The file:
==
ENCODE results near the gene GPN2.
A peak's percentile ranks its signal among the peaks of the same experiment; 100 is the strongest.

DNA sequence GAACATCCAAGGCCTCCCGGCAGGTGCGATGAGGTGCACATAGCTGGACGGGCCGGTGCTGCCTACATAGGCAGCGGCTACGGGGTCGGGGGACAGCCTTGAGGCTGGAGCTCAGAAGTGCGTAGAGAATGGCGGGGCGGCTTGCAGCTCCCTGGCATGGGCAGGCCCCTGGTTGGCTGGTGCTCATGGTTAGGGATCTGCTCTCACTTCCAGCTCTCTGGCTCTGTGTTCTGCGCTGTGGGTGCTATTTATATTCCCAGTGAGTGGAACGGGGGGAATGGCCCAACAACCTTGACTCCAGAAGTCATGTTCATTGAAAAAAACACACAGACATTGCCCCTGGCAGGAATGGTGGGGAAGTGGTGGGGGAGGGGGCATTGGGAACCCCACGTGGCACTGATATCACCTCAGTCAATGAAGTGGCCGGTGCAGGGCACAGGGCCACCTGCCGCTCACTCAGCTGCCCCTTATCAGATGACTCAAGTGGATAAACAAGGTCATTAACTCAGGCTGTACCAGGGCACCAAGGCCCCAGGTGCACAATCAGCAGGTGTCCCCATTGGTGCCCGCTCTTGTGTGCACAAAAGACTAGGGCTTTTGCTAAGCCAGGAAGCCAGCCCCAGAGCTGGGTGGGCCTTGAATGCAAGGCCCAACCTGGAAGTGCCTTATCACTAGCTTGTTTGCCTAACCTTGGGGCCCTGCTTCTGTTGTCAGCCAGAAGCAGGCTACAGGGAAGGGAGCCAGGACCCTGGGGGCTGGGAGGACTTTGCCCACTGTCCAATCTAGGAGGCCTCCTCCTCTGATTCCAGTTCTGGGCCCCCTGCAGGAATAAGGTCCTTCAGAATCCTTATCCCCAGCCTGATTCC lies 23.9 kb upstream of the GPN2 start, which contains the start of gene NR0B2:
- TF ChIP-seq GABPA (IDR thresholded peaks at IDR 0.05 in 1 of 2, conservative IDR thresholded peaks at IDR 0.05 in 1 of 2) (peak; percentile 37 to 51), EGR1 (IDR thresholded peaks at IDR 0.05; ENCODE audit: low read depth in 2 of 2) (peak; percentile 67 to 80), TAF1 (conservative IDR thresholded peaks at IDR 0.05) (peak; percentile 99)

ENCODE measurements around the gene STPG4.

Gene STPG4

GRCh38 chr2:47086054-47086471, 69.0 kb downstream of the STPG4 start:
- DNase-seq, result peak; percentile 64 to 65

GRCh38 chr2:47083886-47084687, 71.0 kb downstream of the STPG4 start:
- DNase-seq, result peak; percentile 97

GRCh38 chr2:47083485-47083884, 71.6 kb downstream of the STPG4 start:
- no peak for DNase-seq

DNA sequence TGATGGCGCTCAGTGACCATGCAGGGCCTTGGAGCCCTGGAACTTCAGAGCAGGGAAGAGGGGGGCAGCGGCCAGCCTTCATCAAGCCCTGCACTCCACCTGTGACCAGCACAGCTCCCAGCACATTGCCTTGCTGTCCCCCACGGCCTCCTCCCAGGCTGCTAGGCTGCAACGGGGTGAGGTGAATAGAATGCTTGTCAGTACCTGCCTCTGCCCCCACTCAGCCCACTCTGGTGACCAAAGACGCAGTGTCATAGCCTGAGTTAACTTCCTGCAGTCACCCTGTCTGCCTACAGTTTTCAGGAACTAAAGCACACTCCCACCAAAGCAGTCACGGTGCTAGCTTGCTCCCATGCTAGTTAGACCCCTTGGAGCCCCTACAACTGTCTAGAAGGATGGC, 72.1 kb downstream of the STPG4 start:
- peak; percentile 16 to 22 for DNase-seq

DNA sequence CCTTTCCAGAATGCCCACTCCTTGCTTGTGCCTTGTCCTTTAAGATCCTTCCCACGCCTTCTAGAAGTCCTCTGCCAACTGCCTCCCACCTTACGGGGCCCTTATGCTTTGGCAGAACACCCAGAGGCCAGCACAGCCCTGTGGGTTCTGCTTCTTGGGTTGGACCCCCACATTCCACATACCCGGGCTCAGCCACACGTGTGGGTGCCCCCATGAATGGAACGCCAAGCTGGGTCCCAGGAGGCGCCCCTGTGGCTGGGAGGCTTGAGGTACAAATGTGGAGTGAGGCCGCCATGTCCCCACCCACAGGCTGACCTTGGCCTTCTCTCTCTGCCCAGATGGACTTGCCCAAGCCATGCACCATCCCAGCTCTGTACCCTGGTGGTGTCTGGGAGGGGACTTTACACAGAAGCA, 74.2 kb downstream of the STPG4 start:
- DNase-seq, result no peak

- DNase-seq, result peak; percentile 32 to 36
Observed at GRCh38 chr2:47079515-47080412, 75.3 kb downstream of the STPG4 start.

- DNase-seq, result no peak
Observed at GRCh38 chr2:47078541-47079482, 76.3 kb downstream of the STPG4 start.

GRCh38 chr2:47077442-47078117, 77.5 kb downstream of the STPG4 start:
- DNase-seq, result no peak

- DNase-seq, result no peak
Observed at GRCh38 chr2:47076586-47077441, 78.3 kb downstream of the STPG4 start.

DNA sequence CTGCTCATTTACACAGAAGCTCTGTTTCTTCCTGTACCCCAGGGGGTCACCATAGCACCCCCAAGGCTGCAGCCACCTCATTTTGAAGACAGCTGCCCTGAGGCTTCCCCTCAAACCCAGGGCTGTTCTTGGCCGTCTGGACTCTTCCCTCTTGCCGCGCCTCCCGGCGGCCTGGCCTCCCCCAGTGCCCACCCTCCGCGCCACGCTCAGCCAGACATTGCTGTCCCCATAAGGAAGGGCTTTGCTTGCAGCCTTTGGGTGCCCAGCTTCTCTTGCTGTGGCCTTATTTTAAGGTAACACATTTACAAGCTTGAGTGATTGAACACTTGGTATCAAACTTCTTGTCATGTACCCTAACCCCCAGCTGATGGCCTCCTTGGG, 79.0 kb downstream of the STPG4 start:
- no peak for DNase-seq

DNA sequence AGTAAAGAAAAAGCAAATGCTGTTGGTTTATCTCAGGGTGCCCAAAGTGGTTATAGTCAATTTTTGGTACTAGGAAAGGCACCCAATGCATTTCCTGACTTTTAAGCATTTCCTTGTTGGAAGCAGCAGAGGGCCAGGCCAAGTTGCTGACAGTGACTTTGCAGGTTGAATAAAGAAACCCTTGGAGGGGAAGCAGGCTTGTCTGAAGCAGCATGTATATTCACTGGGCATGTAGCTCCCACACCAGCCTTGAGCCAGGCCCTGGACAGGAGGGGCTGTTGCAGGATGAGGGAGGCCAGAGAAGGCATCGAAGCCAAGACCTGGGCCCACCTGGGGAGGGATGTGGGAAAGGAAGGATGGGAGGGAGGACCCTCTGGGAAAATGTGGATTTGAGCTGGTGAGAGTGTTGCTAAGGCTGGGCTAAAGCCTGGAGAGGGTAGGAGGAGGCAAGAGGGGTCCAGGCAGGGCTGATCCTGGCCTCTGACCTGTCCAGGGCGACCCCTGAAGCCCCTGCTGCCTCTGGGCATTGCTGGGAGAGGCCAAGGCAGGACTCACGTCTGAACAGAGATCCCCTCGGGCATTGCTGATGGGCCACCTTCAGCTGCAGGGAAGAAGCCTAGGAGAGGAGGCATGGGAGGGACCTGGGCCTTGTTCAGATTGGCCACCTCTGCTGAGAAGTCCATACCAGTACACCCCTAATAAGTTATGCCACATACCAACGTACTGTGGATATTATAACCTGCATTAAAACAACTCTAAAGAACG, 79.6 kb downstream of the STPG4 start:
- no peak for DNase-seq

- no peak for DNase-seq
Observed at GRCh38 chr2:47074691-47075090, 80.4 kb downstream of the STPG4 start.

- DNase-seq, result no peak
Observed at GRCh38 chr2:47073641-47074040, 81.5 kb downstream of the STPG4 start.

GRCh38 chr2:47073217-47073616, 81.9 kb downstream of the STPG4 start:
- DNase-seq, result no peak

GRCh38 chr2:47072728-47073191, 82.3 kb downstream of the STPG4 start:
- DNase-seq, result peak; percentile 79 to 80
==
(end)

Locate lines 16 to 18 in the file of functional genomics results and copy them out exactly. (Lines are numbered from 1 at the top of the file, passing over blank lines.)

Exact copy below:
- DNase-seq, result no peak

- DNase-seq, result peak; percentile 32 to 36
Observed at GRCh38 chr2:47079515-47080412, 75.3 kb downstream of the STPG4 start.